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An Arkansas Nurse Is Facing Criminal Charges For Performing An Abortion

abortion criminalization 3

A nurse in Arkansas has been criminally charged for performing an abortion after she allegedly administered a medication to a woman to help her terminate her pregnancy.

Karen Collins, a 32-year-old Drew County nurse, was charged Friday with one count of performing an unlicensed abortion and a separate count of performing an unlawful abortion. She allegedly gave drugs to 37-year-old patient Anne Bynum, who was 33 weeks pregnant, to induce an abortion, ArkansasOnline reports.

Arkansas has some of the nation’s harshest anti-abortion laws. The state has led the way in abortion restrictions in 2015, passing six new laws and two resolutions in a single month. Laws passed this year have banned telemedicine abortions, doubled the mandatory waiting period to 48 hours, forced abortion providers to tell women that medication-induced abortion is reversible (a claim regarded by medical experts as false and misleading), cut public funding for providers, and expanded the parental consent law to require victims of rape, incest, and sexual abuse who are under 18 to file a petition in court if they are seeking an abortion without their parent’s permission. Other restrictions include forced pre-abortion counseling sessions, TRAP laws (Targeted Regulation of Abortion Providers), and a ban on abortions after 20 weeks fertilization.

Drew County Prosecuting Attorney Thomas Deen said Collins was issued a court summons in lieu of an arrest warrant and is scheduled to appear in court on June 29, ArkansasOnline reports.

The patient, Bynum, was arrested and jailed in April on two felony counts of concealing a birth and abusing a corpse. She is now free on $20,000 bond, Arkansas Matters reports.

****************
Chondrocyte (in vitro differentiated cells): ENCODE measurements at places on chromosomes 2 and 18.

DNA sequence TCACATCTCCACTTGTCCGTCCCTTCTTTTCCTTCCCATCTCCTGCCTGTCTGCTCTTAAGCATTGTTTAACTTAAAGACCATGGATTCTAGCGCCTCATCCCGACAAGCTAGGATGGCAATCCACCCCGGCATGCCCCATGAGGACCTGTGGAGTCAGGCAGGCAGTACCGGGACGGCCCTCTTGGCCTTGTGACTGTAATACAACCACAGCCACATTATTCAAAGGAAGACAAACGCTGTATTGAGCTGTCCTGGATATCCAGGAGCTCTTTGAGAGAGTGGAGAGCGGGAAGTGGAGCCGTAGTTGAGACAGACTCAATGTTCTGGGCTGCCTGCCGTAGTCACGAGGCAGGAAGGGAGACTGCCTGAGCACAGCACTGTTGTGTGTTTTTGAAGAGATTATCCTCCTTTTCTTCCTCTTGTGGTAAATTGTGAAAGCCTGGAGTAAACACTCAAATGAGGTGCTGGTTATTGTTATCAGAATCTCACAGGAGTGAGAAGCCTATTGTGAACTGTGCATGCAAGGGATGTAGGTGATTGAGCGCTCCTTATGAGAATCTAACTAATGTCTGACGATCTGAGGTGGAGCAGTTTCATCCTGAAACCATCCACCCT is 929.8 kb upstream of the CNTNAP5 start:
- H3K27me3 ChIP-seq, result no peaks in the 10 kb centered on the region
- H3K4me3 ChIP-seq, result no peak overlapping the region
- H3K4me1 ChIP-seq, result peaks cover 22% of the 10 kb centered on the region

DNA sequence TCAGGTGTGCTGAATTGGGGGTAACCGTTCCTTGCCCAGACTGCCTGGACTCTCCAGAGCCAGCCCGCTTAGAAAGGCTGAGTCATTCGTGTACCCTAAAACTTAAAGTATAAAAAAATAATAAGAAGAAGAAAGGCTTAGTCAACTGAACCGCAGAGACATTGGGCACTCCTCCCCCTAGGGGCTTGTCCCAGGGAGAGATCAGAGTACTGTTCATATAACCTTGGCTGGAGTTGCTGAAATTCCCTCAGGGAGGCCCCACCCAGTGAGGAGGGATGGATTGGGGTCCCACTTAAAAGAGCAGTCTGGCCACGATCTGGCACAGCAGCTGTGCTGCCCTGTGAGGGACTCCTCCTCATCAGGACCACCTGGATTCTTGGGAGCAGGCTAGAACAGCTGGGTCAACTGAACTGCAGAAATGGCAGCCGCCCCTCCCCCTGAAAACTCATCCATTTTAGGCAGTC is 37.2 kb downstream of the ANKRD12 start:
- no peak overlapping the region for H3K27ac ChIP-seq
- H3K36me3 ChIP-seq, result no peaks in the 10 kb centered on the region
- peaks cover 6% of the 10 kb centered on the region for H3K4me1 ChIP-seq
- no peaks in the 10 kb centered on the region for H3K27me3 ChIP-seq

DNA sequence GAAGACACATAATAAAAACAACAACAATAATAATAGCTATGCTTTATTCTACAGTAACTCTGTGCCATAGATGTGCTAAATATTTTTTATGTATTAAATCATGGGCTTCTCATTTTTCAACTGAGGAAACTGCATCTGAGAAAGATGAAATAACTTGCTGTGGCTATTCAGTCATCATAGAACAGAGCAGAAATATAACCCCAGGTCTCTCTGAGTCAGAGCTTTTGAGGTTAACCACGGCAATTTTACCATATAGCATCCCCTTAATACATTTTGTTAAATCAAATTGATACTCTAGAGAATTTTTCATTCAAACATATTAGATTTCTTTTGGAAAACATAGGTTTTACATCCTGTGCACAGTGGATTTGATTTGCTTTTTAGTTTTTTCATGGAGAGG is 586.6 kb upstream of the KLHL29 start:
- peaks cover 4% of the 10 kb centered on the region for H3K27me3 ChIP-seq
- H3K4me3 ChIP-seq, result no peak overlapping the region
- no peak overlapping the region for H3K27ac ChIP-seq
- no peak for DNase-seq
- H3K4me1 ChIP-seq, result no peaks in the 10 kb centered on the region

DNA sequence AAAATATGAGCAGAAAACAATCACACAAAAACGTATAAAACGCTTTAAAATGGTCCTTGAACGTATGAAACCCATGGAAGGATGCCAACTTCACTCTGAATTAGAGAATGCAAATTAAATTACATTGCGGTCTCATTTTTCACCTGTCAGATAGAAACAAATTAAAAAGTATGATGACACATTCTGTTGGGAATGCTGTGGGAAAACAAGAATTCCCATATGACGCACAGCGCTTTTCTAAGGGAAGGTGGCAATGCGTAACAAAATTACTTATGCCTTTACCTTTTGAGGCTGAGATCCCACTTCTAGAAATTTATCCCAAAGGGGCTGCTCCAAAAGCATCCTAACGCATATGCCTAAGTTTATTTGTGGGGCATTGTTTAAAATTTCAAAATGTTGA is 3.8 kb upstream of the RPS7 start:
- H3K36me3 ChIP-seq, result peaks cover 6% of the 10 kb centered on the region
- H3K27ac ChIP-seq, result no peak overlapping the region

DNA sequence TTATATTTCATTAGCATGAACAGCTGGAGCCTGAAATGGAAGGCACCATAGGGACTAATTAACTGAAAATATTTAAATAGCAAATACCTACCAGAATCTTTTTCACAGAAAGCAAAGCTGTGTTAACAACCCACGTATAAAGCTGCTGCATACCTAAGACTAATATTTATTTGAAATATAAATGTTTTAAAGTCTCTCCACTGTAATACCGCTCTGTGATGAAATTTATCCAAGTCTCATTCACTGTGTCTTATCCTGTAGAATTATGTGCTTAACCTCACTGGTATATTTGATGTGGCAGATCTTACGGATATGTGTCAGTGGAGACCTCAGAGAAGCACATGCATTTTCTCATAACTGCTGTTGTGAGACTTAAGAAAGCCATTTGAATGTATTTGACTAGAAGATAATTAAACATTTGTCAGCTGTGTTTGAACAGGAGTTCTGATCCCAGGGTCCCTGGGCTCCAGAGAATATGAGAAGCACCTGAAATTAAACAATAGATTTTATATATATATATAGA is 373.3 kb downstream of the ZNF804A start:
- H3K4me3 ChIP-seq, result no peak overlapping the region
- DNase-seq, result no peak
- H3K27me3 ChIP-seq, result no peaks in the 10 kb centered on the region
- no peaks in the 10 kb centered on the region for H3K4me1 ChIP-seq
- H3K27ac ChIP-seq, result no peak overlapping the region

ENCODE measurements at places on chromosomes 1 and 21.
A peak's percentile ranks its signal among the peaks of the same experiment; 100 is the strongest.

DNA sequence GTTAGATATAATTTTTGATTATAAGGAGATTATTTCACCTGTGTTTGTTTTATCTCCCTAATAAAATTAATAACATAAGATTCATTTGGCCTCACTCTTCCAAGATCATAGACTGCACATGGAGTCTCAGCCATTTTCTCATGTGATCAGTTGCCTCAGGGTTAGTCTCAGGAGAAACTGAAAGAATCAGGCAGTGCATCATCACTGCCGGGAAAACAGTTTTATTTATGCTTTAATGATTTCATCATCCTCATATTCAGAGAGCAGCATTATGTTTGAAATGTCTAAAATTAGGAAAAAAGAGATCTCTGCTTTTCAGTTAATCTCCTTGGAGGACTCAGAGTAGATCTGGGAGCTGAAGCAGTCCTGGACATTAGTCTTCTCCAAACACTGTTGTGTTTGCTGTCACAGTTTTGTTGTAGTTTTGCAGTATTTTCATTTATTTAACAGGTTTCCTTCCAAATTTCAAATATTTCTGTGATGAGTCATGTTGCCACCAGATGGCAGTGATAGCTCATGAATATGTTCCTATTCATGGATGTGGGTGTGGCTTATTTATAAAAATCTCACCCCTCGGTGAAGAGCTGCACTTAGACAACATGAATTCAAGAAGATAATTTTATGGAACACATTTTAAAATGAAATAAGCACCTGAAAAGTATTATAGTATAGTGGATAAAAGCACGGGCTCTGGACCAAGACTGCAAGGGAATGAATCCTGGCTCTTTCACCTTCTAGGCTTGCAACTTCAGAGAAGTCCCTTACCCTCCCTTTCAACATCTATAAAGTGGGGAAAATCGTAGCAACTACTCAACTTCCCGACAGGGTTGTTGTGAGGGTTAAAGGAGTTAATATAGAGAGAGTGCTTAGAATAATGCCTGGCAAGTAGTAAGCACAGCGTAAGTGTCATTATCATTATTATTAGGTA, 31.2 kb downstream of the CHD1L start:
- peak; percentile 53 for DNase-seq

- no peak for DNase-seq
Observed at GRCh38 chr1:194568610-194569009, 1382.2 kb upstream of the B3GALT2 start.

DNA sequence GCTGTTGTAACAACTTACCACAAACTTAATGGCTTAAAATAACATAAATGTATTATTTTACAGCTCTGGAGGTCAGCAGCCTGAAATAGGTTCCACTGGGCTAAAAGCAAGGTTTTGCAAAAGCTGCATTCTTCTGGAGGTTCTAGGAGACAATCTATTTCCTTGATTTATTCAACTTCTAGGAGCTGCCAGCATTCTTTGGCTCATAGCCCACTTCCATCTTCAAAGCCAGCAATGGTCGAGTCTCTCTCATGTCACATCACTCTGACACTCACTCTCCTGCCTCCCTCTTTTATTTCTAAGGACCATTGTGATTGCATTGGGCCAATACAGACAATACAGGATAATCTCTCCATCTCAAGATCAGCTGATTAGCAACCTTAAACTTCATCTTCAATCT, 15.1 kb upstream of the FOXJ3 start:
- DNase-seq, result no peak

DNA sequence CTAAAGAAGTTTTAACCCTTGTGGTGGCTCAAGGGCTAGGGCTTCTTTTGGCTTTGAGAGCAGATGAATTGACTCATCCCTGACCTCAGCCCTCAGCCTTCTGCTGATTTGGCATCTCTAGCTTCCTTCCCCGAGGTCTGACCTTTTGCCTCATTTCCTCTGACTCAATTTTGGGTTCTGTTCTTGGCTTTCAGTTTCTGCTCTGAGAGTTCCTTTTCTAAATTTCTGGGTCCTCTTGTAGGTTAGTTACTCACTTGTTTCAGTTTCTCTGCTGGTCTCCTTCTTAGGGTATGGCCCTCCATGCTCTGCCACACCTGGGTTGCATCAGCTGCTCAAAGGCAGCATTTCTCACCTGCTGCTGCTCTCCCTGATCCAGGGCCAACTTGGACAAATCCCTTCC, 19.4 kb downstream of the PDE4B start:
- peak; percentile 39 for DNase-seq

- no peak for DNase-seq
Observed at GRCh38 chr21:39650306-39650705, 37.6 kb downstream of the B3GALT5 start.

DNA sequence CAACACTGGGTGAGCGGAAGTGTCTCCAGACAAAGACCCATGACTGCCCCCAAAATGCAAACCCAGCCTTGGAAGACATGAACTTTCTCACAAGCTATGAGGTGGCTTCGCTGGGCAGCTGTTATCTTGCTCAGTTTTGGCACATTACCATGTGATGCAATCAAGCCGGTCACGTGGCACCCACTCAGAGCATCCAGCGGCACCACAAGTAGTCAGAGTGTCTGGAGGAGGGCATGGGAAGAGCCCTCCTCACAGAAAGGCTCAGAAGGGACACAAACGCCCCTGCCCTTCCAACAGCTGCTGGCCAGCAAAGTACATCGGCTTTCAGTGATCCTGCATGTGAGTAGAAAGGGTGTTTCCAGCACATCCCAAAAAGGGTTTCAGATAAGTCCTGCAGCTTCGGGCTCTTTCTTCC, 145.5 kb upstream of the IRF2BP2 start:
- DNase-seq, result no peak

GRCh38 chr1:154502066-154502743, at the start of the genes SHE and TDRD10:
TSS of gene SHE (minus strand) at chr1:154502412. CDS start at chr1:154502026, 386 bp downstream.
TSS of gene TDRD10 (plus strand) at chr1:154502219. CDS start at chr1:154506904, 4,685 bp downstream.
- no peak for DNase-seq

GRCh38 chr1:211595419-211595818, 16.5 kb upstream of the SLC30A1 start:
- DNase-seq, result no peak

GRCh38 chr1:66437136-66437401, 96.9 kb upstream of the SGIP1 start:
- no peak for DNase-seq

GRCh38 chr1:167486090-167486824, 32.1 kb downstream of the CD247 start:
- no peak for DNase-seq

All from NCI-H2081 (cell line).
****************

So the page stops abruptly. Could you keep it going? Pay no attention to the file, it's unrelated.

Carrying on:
Authorities allege Bynum took the drugs provided by Collins and passed the fetus at her parents’ house around 3 a.m. She then reportedly wrapped the fetus in a plastic bag, put it in her car, and went to sleep for “several hours” before going to the emergency room.

If convicted on both charges, Bynum faces up to 16 years in prison and fines up to $20,000, while Collins could face six years behind bars and $10,000 in fines.

This is just one of a growing number of disturbing cases in which women living in states that limit reproductive health care also criminalize abortions.

On Monday, a Georgia woman was arrested and charged with murder after she attempted to terminate her pregnancy by taking abortion pills purchased online. She ended up going into labor and delivered the fetus in a car on the way to the hospital. The fetus did not survive. The woman, 23-year-old Kenlissa Jones, was promptly charged with malice murder, a crime that is punishable by death or life imprisonment.

In March, Indiana sentenced Purvi Patel, 33, to 20 years in prison on charges of feticide and neglect of a dependent. Patel went to the ER, bleeding heavily, after having a miscarriage and was then arrested. Prosecutors allege she induced an abortion by taking pills she ordered online, but no abortifacients were detected in the toxicology report and the cause of the miscarriage remains unknown. Her conviction sparked an outcry from the reproductive rights community.

“Purvi Patel’s conviction amounts to punishment for having a miscarriage and then seeking medical care, something that no woman should worry would lead to jail time,” activist Deepa Iyer told NBC News.


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